Over the next year, Jonestown did not exactly thrive. Rev. Jones demanded that his people work hard and he also demanded that they spend several hours a day studying socialism and listening to him preach. Jones ran his commune like a dictator, refusing to allow anyone to leave (for their own safety, of course). Anyone who questioned him was accused of being an agent of the CIA. In the U.S, the families of Jonestown’s citizens became concerned and started to petition the government to do something about what was happening in Guyana. A few people who did manage to escape from Jonestown told stories of forced labor, suicide drills, rape, and torture. The People’s Temple claimed that those people were all lying and, because Jones still had his government connections, he was largely left alone.
Finally, in 1978, Congressman Leo Ryan, a Democrat who had a history of opposing the political establishment, flew down to Guyana so that he could see Jonestown for himself and also bring back anyone who wanted to leave. Despite the efforts of Jones to disguise the truth about life in Jonestown, several people did ask to leave the colony with Rep. Ryan. Jones sent his most loyal men to meet and open fire on Rep. Ryan’s entourage at a nearby airstrip. Rep. Ryan and four others were shot and killed, making Ryan the first Congressman to be assassinated since 1868. Nine others, including future Rep. Jackie Speier, were wounded in the attack.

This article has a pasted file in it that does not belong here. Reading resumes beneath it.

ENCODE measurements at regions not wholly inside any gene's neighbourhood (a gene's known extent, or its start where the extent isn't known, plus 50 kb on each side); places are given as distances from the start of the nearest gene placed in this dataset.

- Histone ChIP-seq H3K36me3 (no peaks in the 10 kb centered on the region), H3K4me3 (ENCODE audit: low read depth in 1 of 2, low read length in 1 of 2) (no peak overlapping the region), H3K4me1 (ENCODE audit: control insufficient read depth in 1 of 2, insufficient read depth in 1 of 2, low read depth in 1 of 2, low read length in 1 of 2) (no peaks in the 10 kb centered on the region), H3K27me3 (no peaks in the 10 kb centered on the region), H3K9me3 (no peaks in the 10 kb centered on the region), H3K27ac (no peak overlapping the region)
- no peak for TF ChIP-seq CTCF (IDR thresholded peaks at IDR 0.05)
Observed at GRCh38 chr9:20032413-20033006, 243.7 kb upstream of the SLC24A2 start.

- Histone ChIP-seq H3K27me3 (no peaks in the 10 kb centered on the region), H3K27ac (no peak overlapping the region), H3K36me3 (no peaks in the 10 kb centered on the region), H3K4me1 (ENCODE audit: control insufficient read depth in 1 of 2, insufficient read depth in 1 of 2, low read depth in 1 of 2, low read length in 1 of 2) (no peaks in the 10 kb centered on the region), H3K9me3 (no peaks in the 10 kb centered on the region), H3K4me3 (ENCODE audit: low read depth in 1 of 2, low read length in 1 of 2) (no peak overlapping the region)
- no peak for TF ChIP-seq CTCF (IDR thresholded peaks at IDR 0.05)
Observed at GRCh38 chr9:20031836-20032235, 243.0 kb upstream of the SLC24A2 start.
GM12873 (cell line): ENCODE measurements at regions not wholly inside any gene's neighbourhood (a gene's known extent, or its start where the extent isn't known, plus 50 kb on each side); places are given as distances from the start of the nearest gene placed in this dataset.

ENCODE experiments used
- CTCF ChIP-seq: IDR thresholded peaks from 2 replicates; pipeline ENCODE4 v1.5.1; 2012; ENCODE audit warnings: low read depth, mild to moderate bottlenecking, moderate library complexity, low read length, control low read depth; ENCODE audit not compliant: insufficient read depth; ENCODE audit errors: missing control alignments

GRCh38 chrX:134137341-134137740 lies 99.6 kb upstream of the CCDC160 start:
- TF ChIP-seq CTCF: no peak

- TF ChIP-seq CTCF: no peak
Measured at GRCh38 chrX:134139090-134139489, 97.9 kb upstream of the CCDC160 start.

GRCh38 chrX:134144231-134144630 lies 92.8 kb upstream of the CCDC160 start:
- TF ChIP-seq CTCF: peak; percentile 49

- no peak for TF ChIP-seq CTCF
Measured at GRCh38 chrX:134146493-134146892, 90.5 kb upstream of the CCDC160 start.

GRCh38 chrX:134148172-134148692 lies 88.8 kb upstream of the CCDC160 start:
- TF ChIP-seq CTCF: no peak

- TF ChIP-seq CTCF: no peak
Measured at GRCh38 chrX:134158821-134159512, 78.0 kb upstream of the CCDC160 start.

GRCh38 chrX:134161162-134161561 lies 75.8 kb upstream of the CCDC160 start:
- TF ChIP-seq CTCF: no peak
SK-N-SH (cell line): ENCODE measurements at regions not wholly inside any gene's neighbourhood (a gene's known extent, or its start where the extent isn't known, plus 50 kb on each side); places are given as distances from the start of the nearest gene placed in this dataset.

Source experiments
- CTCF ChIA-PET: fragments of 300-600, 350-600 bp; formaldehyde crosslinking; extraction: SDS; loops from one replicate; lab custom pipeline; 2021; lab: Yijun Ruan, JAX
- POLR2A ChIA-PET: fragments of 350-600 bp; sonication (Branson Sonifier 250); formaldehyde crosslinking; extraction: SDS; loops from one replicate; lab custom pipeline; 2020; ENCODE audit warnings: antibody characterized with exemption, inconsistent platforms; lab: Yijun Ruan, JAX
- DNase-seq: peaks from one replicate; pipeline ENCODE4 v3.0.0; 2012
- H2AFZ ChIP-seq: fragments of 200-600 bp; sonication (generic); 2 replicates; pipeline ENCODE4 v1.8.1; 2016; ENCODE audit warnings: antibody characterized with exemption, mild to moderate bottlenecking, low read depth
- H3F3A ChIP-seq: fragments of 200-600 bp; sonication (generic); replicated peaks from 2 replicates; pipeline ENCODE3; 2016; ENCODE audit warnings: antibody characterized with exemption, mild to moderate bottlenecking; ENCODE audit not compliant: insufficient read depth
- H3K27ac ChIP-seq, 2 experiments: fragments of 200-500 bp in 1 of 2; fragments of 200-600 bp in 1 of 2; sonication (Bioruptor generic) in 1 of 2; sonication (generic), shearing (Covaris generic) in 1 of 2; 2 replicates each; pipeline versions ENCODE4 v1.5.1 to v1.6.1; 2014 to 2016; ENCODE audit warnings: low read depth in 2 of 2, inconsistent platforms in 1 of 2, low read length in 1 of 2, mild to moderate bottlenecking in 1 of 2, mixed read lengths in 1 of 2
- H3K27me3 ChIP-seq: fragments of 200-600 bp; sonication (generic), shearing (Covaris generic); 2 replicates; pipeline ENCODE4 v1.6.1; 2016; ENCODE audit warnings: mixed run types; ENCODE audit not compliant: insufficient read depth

Back at Jonestown, Jim Jones announced that his prophecy was coming true and that the imperialists would soon descend on Jonestown. Though 85 of Jones’s followers managed to escape into the jungle, the other 909 residents of Jonestown subsequently died. Though some showed signs of having been murdered by Jones’s followers, the majority committed suicide by drinking poisoned Flavor-Aid. Jim Jones shot himself in the head.
The world was horrified and the term “drinking the Kool-Aid” entered the discourse. And, of course, many filmmakers were inspired by the horrific events that happened in Jonestown. Ivan Rassimov, for instance, played a Jim Jones-style cult leader in Umberto Lenzi’s Eaten Alive. Meanwhile, Powers Boothe would win an Emmy for playing Jim Jones in a 1980 television miniseries called Guyana Tragedy.